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Morton D. Barker Paperweights

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Foreword Morton
	 D. Barker The Collection History of Paperweights ManufacturersTechniquesRelated Objects Gallery of Paperweights Glossary of terms Paperweight Resources Search

George Washington Sulphide Portrait
Zoom in on George Washington Sulphide Portrait George Washington Sulphide Portrait
Circular clear glass plaque
Baccarat, circa 1800
PlaquesPlaques are glass ornaments that were hung on a wall by a metal finding at the top. There are nine plaques in the Barker collection. Sulphide portraits are contained in paperweights that are from 1 1/2 to 2 1/2 inches, while the plaques are approximately 1/2 inch think. Most of the sulphide images were created using medals or coins that commemorated a person or an event.

MillefioroiTazza or Wafer Dish
Zoom in on MillefioroiTazza or Wafer Dish MillefioriTazza or Wafer Dish
Saint Louis, circa 1845-55

Vessels and Bottle Shapes

The Saint Louis Factory manufactured the two wafer dishes in the collection. Both feature rims of spiral twists. One has a paperweight base of scrambled millefiori and the other sports a ring of millefiori and an inner ring of flower-like arrangements of white, pink, and green millefiori. Apsley Pellatt is the attributed maker of the collection's sulphide portrait of King George III. The bottle itself is remarkably like one manufactured by Baccarat. The collection contains two identical Baccarat bottle shapes with stoppers. They are not hollow, but consist of a paperweight base with added neck. The pieces were possibly reworked from wafer dishes or some other form. The design on each is a garland of millefiori arranged in the shape of two interlocking trefoils.

Lampworked Handcooler
Zoom in on Lampworked Handcooler Lampworked Handcooler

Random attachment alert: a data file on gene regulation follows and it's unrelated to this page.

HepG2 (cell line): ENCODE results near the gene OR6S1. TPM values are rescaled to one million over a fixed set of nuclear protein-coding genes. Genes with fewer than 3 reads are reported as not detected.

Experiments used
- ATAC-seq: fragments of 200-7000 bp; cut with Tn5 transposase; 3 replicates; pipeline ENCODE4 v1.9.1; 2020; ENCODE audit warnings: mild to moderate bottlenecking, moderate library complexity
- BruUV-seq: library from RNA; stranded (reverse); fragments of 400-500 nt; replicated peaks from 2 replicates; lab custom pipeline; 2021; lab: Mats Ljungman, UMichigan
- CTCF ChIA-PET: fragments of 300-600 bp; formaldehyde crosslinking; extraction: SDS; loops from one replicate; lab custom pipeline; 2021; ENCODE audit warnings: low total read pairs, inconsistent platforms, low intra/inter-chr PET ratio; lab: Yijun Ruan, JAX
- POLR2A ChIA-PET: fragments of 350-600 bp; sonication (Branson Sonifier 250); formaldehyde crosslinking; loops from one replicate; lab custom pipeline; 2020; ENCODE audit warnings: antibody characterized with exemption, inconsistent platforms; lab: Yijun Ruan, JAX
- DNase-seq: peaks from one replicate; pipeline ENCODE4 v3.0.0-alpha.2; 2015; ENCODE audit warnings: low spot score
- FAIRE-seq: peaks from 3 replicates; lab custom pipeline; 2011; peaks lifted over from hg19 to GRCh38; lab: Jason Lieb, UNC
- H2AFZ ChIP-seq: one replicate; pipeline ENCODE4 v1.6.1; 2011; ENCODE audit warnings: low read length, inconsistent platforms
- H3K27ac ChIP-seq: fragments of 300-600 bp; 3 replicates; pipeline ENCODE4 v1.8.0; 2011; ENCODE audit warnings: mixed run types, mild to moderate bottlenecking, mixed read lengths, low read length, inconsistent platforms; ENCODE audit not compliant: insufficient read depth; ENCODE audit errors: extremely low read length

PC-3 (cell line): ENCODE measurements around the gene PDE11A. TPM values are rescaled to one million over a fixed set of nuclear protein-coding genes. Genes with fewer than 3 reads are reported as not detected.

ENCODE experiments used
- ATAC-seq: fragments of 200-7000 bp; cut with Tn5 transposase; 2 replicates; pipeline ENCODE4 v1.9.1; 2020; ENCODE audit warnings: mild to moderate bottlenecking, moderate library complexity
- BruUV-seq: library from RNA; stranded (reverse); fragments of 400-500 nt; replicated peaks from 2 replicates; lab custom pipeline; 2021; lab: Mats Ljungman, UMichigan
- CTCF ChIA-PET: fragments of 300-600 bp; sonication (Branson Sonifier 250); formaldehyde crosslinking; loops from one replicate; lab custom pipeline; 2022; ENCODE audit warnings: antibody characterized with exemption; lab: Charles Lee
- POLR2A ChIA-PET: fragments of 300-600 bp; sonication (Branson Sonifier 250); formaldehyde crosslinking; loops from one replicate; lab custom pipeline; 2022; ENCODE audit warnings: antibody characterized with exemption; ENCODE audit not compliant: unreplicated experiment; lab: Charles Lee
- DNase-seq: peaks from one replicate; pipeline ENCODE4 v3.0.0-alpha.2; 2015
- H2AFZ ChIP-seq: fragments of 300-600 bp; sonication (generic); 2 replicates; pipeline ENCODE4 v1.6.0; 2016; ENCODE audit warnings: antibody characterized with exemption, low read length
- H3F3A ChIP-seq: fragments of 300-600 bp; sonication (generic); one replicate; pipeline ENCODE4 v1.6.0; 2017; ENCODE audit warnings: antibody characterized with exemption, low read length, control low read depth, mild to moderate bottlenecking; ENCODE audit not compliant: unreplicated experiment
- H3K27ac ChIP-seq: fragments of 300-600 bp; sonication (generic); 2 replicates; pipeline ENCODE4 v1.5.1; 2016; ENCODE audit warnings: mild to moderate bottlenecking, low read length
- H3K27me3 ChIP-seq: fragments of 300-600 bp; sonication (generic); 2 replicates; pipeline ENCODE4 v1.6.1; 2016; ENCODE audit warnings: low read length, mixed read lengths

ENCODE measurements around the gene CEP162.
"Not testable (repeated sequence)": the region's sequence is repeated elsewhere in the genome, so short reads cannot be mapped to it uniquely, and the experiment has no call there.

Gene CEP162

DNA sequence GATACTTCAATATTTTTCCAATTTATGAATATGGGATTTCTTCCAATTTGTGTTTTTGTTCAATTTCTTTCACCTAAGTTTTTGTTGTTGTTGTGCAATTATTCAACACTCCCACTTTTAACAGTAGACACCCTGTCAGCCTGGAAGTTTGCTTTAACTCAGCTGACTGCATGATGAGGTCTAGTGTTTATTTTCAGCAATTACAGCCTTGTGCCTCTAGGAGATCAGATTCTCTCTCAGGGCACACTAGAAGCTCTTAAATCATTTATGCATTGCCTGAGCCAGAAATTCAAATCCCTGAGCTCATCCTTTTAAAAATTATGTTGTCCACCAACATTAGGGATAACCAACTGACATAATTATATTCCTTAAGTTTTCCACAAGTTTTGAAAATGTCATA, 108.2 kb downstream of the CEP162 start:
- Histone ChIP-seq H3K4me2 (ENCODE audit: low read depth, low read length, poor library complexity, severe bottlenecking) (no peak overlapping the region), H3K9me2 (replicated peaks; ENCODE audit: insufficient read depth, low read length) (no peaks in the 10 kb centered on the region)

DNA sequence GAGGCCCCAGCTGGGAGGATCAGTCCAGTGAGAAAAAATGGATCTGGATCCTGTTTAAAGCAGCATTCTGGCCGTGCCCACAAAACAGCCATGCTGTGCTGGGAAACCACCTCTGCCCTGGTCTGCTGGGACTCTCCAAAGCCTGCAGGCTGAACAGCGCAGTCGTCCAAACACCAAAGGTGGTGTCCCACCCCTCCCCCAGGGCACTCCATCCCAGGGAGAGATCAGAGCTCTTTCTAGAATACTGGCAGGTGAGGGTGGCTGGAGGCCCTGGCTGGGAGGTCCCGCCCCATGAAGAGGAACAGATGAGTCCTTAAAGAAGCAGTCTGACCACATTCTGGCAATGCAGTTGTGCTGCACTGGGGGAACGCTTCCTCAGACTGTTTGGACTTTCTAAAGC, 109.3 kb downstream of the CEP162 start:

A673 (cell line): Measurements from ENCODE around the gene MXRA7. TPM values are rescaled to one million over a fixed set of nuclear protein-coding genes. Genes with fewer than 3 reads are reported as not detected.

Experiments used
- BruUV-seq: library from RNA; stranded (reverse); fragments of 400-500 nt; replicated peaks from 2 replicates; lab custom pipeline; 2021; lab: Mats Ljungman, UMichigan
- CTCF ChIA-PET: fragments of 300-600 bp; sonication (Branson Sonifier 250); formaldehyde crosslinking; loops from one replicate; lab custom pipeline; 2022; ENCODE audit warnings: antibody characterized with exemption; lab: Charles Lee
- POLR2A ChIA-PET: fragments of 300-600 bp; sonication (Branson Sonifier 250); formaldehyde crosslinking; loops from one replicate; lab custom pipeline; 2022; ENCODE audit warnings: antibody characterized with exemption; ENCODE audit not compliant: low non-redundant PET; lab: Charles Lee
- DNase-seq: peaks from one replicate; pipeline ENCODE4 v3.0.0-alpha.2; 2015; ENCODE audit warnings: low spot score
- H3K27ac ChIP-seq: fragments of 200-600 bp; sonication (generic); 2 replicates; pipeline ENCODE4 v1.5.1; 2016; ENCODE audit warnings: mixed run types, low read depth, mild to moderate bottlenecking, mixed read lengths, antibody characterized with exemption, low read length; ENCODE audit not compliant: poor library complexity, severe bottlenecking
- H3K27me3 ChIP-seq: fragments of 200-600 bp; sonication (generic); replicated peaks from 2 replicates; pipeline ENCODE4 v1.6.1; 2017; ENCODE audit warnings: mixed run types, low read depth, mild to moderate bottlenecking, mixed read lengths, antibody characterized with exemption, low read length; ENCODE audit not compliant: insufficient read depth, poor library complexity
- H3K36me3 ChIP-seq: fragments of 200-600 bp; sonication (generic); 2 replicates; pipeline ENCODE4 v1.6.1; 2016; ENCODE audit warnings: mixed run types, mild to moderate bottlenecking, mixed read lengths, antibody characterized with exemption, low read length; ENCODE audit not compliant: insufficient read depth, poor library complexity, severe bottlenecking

Saint Louis, circa 1845-55


Handcoolers date back to ancient Rome. It is said that Victorian ladies used the egg-shaped glass objects to keep their hands cool and dry in hot weather or inside muffs. The shape of the glass is also like that of darning eggs. Whatever the use, the handcoolers in the Barker collection were made by the Saint Louis company. One is a scrambled millefiori design in many colors mixed with short filigree twists. The other two hold upright bouquets and are ringed by rows of printies (windows).

Presidential Doorknob
Zoom in on Presidential Doorknob Presidential Doorknob
New England Glass Company (attributed)
circa 1852-1880


Another utilitarian object that was decorated with paperweight designs was the doorknob. The one in the Barker collection is a double sulphide of Presidents James Monroe and William Henry Harrison. It is attributed to the New England Glass Company. Other American glass companies made similar designs.

Apsley Pellatt Sulphide Obelisk
Zoom in on Apsley Pellatt Sulphide Obelisk Apsley Pellatt Sulphide Obelisk
circa 1830


Apsley Pellatt is the attributed maker of the obelisk containing a sulphide bust of a man.

Sulphide Marble
Zoom in on Sulphide Marble Sulphide Marble
factory unknown, circa 1920


The collection has a clear glass marble containing a sulphide figure of a dog. Sulphide marbles were made in Europe and the United States from approximately 1878 to 1926. Most were white in clear glass, and contained figures of animals.

Lampworked Bead Necklace
Zoom in on Lampworked Bead Necklace Lampworked Bead Necklace
factory unknown
Early twentieth century


The bead necklace in the collection is made up of thirteen beads, each of clear glass partitioned by mauve glass that serves as a backdrop for the two tiny lampworked pink roses with green leaves, one on each side of the bead.

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